Replies (9)

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alan nelson
By Alan Nelson
30th Nov 2018 13:14

Thank for this Neil. Useful summary. Somewhat ridiculously, in your Steve example, if he printed the book out and sent it to the Dutch customer, he would presumably not have to charge VAT because physical books are zero rated whereas digital ones are not. And even if that were not the case in Holland, it wouldn't matter because the place of supply for the physical book would be the UK. Is that right? I love collecting stories of VAT madness!

Thanks (1)
By carnmores
01st Dec 2018 15:34

Far too low

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By alejandra
03rd Dec 2018 10:10

The limit is ridiculously low, but at least I can put my e-book back on Amazon and once again watch the pennies roll very slowly into my bank account! (Let's just say it will be quite some time before the limit bothers me)

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By Paul Soper
03rd Dec 2018 11:14

Dealing with what happens in Brexit may be a little late! There is a real danger of an unforeseen problem in this mess depending on what happens in transition. It would seem that even under the transitional rules we cease to be a member of the EU per se on March 29th, this would mean that the benefit of the de minimis only exists for those 29 days! Will the team negotiating the transition even worry about these very minor matters? It is to be hoped they do.
But what happens if there is a 'no deal' Brexit which today still seems a real possibility. Not only would we lose the benefit of the de minimis but HMRC would not be able to accept a MOSS return on or after 31 March 2019 and any trader liable to make a return for that period would be in default. You could not join the Irish Non-union scheme is sufficient time as applications to join a Non-union scheme can only be accepted from those who are NOR members of the EU - so an Irish application could not be made until 30 March 2019 at the earliest. The consequences of being in default is that every member state who would have appeared on that return can independently penalise the trader. If in danger exploit the de minimis and deregister BEFORE 31 December 2018 may be wise advice for some.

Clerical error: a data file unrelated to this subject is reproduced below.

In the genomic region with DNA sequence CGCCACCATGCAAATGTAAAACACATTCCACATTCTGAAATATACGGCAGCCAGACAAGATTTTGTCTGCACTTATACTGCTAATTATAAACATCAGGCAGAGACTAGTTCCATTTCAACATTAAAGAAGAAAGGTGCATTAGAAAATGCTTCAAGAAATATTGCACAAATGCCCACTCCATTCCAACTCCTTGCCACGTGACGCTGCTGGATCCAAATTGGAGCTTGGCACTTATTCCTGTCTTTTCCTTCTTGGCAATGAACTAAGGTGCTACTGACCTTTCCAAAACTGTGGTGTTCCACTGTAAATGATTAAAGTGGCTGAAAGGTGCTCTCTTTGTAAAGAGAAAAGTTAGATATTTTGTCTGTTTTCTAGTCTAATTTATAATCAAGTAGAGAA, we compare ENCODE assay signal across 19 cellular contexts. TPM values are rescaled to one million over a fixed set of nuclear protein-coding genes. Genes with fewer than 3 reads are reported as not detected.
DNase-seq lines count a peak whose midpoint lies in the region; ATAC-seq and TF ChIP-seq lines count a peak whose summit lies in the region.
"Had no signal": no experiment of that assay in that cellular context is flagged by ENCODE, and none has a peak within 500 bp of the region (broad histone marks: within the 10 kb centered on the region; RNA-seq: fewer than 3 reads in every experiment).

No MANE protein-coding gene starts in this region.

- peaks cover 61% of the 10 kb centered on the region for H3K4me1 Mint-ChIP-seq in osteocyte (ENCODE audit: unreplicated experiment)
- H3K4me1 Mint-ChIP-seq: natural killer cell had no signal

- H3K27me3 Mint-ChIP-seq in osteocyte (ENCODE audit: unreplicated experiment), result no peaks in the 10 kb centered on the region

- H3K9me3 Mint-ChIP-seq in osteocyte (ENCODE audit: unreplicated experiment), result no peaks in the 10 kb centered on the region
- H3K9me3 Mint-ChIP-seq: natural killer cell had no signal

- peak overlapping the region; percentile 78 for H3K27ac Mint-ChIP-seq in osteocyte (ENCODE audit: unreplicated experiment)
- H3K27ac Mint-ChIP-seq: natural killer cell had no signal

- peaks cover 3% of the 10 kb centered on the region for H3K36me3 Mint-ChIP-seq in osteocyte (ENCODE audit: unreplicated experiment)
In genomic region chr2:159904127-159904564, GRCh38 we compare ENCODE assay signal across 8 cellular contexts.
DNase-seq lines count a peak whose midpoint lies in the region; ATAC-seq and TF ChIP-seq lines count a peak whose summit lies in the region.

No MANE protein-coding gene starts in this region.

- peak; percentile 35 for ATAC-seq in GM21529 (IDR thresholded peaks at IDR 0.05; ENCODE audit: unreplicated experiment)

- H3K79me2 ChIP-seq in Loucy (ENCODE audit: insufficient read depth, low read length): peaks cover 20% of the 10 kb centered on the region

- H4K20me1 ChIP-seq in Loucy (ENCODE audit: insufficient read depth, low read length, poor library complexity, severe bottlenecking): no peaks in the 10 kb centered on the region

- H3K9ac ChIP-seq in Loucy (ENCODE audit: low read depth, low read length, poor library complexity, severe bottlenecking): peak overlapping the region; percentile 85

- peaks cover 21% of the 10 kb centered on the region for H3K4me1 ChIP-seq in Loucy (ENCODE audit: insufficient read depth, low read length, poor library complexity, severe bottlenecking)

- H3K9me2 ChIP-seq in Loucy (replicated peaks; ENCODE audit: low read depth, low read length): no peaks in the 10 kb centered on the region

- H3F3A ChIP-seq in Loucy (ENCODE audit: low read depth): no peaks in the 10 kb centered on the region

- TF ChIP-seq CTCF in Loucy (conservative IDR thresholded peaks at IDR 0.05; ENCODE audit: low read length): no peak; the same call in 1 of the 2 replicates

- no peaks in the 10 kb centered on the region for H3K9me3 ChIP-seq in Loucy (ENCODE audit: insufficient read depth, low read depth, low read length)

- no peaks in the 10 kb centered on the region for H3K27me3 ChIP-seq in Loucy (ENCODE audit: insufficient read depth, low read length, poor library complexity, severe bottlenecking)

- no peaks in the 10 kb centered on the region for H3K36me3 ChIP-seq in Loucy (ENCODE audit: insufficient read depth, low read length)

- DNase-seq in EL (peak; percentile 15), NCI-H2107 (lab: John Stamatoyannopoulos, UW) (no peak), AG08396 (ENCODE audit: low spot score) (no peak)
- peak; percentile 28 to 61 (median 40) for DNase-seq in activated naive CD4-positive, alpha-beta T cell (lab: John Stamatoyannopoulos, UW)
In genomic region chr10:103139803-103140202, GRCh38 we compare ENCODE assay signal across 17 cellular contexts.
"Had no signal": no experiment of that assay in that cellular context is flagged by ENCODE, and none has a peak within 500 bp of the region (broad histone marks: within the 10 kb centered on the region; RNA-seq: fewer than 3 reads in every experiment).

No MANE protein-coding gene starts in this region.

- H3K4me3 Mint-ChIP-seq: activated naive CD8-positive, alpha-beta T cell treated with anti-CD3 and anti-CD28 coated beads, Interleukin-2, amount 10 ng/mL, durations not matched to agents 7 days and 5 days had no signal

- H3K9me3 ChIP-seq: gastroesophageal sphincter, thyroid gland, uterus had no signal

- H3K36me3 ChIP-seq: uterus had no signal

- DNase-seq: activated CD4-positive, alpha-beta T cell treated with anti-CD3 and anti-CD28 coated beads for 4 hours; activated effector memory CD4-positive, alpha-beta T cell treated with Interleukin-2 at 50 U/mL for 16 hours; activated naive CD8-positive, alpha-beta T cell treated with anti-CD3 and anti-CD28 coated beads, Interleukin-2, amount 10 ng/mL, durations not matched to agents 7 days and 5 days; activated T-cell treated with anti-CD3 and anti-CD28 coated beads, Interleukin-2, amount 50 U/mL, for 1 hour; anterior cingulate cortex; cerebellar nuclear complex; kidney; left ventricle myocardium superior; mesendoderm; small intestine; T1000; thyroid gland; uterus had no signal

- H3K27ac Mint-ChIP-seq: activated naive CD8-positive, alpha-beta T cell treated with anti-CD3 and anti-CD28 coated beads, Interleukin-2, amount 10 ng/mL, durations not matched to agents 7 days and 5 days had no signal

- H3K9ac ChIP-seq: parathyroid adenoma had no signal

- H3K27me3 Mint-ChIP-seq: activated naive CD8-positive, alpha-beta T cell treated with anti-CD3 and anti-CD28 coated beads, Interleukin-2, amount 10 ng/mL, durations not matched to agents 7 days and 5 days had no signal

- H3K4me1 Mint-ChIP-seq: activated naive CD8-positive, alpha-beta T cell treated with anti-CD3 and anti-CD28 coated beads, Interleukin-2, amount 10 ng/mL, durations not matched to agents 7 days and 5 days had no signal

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Pillow May Ltd
By pillowmay
03rd Dec 2018 13:02

If you wouldn't normally be VAT registered in UK and only have a UK VAT registration due to VAT Moss, as long as your digital sales to EU are less than £8,818 and your total sales (including these digital sales) are less than £85k then presumably you can deregister from VAT Moss from 1 Jan 2019. Or would you advise waiting and seeing what happens due to Brexit, for the sake of 3 months? Presumably registration from outside the EU for VAT Moss doesn't have this small earnings threshold, as the supplier doesn't belong in an EU state? Thanks

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By Smalltalk
04th Dec 2018 09:22

so how about those who are already registered for VAT Moss but the sales is below 10,000 euros, does that mean we should deregister and just account Uk VAT?

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Replying to Smalltalk:
By Smalltalk
05th Dec 2018 09:27

Smalltalk wrote:

so how about those who are already registered for VAT Moss but the sales is below 10,000 euros, does that mean we should deregister and just account Uk VAT?

If we deregister, then how about 2018 last quarter submission, do we not submit at all ?

Or is there no way for those already in VATMoss to get out ?

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By Paul Soper
04th Dec 2018 09:43

Depending on the outcome of the "meaningful vote" in parliament on the 11th, if it looks like there will be a "no deal" brexit then getting out before 1 January if you can could be advisable...

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By Smalltalk
13th Dec 2018 15:27

Just got a reply from HMRC. if anyone wants to get out due to the new rules, you shall de-register before 16 Dec.